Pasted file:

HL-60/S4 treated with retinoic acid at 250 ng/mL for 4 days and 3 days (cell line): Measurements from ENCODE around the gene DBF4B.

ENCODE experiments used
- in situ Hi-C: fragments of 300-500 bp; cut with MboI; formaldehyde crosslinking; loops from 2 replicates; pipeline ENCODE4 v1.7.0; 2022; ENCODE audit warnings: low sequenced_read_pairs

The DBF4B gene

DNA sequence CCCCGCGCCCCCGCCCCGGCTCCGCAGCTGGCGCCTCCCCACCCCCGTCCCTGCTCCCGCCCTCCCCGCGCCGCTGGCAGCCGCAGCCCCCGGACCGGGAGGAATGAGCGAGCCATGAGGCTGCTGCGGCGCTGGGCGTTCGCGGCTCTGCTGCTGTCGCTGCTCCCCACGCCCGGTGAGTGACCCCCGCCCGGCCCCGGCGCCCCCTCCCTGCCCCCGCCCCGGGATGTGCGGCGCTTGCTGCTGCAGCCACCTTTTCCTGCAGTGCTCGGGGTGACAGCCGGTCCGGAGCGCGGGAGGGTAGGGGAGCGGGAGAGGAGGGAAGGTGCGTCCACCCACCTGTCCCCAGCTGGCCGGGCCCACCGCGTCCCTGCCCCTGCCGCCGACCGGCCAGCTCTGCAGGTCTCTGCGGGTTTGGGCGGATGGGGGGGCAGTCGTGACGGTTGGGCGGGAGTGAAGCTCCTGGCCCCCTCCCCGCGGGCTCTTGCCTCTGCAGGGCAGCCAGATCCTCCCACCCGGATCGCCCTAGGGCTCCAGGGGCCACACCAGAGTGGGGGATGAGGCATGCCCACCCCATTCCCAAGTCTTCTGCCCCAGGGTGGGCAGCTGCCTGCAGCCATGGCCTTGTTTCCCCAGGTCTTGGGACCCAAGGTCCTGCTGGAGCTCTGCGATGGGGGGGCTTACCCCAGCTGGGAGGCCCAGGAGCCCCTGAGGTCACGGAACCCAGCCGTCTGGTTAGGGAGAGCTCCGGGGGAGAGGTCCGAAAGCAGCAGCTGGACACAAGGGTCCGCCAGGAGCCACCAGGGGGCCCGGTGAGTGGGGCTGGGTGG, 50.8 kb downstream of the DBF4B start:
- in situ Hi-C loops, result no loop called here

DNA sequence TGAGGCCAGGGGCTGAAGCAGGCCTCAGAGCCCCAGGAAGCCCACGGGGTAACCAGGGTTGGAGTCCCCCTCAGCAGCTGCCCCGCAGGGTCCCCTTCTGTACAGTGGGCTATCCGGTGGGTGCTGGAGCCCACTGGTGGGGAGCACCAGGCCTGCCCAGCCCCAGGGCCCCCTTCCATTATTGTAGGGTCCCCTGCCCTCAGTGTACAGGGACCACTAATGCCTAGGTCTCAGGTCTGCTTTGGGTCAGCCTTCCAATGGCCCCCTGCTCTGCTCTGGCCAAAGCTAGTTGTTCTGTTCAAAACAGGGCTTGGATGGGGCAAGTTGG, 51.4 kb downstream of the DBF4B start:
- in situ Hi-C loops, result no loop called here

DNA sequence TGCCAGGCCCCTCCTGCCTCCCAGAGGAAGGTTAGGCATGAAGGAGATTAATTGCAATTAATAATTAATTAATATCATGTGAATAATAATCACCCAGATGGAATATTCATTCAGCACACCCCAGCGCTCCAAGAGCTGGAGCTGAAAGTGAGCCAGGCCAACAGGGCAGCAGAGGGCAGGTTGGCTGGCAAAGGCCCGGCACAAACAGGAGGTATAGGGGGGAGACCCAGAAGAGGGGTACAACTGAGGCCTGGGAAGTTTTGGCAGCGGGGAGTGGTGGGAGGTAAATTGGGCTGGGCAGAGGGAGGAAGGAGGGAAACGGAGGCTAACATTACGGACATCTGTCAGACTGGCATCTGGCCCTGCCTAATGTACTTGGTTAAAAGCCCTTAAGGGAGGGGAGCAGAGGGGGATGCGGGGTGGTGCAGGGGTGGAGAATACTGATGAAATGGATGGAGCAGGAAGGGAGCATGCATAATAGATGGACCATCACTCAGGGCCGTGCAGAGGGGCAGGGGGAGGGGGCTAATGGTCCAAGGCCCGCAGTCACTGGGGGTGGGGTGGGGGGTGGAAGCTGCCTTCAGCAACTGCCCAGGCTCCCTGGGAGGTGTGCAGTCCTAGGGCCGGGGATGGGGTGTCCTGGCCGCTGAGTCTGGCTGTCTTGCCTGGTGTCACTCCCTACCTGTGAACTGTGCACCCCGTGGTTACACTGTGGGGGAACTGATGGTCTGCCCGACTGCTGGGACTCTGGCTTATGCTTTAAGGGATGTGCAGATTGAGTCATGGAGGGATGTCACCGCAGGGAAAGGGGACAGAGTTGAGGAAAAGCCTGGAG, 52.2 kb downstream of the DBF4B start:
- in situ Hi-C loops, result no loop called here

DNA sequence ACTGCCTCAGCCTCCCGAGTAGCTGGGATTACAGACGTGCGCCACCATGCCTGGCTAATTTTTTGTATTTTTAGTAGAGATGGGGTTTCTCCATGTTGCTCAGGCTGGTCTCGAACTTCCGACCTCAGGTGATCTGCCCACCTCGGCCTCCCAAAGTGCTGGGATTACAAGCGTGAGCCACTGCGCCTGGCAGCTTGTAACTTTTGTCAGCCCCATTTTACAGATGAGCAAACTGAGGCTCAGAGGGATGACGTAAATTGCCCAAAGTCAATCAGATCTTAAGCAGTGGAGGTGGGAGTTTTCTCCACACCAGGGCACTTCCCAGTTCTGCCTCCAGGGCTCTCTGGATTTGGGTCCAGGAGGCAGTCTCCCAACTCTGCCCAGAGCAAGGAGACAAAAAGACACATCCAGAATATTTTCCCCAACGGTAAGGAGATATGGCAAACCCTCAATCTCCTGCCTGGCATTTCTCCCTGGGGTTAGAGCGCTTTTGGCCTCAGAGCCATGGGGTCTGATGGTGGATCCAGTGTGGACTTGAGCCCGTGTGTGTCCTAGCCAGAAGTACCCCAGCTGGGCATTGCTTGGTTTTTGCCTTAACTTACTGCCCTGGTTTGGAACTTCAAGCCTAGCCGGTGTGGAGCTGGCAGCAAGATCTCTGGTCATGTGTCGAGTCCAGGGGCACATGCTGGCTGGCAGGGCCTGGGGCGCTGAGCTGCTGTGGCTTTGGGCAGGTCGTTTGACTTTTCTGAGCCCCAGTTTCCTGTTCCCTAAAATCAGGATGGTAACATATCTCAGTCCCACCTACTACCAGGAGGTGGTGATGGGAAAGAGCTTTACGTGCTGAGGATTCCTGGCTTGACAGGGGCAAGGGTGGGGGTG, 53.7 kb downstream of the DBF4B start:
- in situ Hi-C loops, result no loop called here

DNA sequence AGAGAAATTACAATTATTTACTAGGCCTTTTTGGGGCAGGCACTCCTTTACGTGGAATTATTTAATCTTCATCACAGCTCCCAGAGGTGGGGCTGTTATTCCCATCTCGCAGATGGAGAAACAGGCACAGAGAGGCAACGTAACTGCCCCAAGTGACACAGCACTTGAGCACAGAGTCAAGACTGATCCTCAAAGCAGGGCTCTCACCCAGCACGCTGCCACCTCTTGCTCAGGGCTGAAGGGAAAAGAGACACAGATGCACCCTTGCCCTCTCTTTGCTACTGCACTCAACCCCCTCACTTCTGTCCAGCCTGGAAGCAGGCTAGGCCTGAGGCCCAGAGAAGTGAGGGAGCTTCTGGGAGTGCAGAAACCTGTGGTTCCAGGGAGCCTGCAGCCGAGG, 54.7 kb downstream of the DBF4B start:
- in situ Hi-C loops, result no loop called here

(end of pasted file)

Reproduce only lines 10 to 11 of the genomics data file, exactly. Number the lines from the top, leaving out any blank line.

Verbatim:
- in situ Hi-C loops, result no loop called here

DNA sequence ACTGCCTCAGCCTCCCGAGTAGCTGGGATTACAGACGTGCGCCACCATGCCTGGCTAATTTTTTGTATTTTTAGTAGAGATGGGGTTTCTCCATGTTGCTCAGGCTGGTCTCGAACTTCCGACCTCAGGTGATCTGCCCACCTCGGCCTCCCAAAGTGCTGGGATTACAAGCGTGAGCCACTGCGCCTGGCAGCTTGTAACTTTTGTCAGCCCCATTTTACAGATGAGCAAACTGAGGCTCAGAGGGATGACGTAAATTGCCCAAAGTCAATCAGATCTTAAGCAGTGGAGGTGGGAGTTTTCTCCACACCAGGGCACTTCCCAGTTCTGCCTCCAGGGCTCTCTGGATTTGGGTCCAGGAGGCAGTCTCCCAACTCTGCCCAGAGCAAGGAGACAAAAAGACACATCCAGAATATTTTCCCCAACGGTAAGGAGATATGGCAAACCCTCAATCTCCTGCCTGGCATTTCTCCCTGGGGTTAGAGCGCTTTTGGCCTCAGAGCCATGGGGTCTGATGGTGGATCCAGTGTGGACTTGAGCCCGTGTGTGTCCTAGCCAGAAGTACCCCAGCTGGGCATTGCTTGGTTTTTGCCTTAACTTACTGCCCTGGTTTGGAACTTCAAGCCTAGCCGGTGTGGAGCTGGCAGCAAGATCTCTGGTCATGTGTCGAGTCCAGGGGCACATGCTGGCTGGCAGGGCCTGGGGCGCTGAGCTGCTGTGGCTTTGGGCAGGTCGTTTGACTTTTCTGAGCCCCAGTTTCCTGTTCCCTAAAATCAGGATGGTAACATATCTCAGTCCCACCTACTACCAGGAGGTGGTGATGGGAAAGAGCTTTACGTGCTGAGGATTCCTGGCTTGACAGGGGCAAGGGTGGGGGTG, 53.7 kb downstream of the DBF4B start: